The ever-growing urgency of the ramifications of global warming and corporate greed, along with the evident loss of one’s humanity, provoke our ongoing collaboration. The work will comprise mixed media: sculpture, painting, voice, and text. 
The meaning of sculptures of an evolving robotic race is revealed through a series of letters by two fictional artists, along with their paintings. The correspondence, which thematically explores the human condition circa the year 7000 is a lifeline for the artists, who describe a horrific period of future history where humanity repeats its tragic exploitation of the living planet. The content of the sculpture and the painting in this show is nothing less than the loss of the human soul and the fight to preserve it.

Our ongoing work reopens an uncomfortable wound for examination and presents a fresh way to bring all-important humor and self criticism to the table. We have seen the positive results of engaging audiences by resonating the content of our art with their lives, allowing them to discover the narrative as they move through the show. The use of found objects to create futuristic sculptures, gadgets, and paintings reflects and subverts today’s obsession with technology through comedic social criticism.

The project is inherently educational as a wake-up call and a speculative journey into the unknown. As we consciously experience a monumental shift in our planet’s evolution due to climate change, City Lights Gallery and Trailer Box Gallery presents Beware of the Year 7000, where installation artists Janice Mauro and Joanne Pagano Weber ask the question, if corporations are people, too, what if they lose their humanity? Art lovers, thinkers, prophets, or gamers, look no further."
City Lights Gallery, Bridgeport, CT opening reception 5:30-8:30PM, 9/25, on view through 10/23/14
Trailer Box Gallery, Danbury, CT opening reception 5:00-8:00PM 9/27, on view through 11/1/14
"It’s the second melting of the polar icecap. The power of the few dictate the blueprint of a resurgent planet depleted once again. All resources are up for grabs as the human race divides along biological / robotic fault lines. While multitudes transition becoming semi-human mechanisms under the control of an artificial brain, two artists continue their work in hiding, corresponding by the only thing they have left – their creativity."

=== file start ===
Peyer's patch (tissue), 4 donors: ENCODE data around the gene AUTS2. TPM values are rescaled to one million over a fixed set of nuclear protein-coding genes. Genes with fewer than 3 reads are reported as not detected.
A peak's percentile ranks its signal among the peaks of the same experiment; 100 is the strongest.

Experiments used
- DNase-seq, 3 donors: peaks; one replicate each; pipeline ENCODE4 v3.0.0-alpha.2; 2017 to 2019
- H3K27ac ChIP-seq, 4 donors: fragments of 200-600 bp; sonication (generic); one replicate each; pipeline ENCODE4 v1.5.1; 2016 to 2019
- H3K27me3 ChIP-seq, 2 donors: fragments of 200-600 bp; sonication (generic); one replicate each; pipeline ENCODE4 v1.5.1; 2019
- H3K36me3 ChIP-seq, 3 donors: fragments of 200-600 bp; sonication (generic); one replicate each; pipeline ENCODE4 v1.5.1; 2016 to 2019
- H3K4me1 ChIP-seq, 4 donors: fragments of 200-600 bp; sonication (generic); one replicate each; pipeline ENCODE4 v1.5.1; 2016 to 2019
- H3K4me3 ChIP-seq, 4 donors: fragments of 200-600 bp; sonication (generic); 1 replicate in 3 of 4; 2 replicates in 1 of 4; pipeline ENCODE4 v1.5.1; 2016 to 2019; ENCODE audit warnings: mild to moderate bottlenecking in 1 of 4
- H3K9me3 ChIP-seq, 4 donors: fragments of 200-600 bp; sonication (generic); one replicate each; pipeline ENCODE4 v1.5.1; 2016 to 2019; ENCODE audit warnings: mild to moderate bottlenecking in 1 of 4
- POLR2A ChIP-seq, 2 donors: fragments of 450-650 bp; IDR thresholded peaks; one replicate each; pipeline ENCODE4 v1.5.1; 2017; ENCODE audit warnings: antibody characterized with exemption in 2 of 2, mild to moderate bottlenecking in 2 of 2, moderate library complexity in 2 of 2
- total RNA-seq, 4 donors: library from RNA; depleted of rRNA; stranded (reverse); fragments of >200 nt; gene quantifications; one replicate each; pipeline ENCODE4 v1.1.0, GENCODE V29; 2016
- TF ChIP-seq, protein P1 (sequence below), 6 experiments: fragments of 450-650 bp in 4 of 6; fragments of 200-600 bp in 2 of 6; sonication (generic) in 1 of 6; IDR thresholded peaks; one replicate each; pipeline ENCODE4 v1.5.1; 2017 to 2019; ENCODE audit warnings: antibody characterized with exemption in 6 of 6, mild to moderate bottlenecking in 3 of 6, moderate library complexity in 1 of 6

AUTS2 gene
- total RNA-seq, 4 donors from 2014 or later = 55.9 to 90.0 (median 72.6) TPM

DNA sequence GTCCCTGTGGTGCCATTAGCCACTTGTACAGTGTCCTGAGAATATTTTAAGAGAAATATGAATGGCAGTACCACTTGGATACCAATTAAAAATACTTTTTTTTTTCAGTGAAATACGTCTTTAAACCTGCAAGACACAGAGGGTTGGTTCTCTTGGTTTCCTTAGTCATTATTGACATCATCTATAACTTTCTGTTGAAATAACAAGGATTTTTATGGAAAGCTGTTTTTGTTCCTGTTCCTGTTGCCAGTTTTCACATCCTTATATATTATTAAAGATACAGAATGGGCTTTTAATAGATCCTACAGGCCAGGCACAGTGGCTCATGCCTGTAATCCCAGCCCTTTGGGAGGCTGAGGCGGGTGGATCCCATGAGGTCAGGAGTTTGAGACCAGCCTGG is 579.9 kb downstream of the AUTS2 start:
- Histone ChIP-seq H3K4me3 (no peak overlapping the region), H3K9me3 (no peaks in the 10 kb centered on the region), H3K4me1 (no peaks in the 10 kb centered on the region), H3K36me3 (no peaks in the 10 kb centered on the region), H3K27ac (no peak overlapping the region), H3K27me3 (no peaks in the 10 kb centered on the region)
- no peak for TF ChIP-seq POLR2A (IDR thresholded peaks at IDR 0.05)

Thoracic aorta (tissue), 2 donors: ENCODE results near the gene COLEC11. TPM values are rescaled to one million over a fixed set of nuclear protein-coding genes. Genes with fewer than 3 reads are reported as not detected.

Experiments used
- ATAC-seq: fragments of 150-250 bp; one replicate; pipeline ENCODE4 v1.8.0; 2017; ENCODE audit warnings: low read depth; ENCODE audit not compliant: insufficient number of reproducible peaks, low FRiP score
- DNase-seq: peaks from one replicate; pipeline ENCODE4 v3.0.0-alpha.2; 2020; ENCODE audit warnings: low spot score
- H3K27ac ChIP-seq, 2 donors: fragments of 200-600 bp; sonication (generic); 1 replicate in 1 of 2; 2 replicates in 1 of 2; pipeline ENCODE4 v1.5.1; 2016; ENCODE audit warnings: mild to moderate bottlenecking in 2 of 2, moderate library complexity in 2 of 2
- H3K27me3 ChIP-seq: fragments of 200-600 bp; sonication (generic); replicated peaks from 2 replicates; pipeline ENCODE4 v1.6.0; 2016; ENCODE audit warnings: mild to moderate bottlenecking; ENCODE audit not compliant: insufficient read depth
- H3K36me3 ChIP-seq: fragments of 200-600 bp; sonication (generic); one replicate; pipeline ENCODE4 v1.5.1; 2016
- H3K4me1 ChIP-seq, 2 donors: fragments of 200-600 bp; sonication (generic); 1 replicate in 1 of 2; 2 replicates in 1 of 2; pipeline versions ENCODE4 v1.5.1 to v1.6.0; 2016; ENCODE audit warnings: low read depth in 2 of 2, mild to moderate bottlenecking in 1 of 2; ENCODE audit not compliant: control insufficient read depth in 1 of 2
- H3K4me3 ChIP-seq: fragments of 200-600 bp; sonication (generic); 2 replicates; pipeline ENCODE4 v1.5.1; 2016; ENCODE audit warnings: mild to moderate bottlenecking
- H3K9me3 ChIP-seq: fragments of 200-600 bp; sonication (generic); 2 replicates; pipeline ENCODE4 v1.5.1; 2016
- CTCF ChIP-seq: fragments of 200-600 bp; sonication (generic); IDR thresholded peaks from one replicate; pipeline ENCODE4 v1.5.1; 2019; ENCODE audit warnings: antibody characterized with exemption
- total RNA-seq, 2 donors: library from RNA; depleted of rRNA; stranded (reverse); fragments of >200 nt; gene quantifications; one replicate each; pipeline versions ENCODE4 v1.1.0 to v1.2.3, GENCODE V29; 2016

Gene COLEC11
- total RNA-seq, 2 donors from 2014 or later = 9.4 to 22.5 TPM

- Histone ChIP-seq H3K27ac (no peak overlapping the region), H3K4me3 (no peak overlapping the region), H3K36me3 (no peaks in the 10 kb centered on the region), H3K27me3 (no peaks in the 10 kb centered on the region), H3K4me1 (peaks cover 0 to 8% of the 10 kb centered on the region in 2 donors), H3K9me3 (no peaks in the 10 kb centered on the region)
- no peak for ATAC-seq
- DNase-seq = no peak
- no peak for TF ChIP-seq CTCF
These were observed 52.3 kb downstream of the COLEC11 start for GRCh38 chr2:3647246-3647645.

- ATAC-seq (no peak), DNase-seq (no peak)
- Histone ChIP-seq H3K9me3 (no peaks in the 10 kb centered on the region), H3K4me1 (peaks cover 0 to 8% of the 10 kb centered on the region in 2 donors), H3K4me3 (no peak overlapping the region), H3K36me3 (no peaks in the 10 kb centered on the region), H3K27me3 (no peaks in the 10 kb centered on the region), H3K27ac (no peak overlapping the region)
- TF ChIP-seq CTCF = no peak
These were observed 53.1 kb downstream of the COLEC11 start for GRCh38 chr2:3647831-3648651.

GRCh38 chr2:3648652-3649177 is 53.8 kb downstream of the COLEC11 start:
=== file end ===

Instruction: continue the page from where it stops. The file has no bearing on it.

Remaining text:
Friday, September 5, 2014

Draw Yourself In: 2014

August 4 - August 23, 2014

Over the summer, the Mikhail Zakin Gallery hosted a collaborative drawing project that invited the community to draw on the gallery walls... On mural-sized paper, that is. The theme of the project was portraiture, and we invited artists young and old to add a portrait and "draw themselves in" to this community project.

The project took place over the course of the two-week BLAST! of art program for kids. We received many enthusiastic contributions from the young artists enrolled in these summer classes. Below is the description of the project that was posted on the wall:

"Portraits: A portrait is a painted, drawn, photographic, or sculptural representation of a person. The key is to define the likeness, personality and mood of the person. We challenge you to draw a portrait of yourself, your mom or dad, maybe even make a new friend and draw their portrait. Draw just thier face or draw them in a scene. Give them crazy hair and colorful clothes.You are the artist, so be as imaginative and creative as you would like. Use these famous portraits as guides for your own work. But most importantly, have fun!"


Thank you for all the wonderful contributions!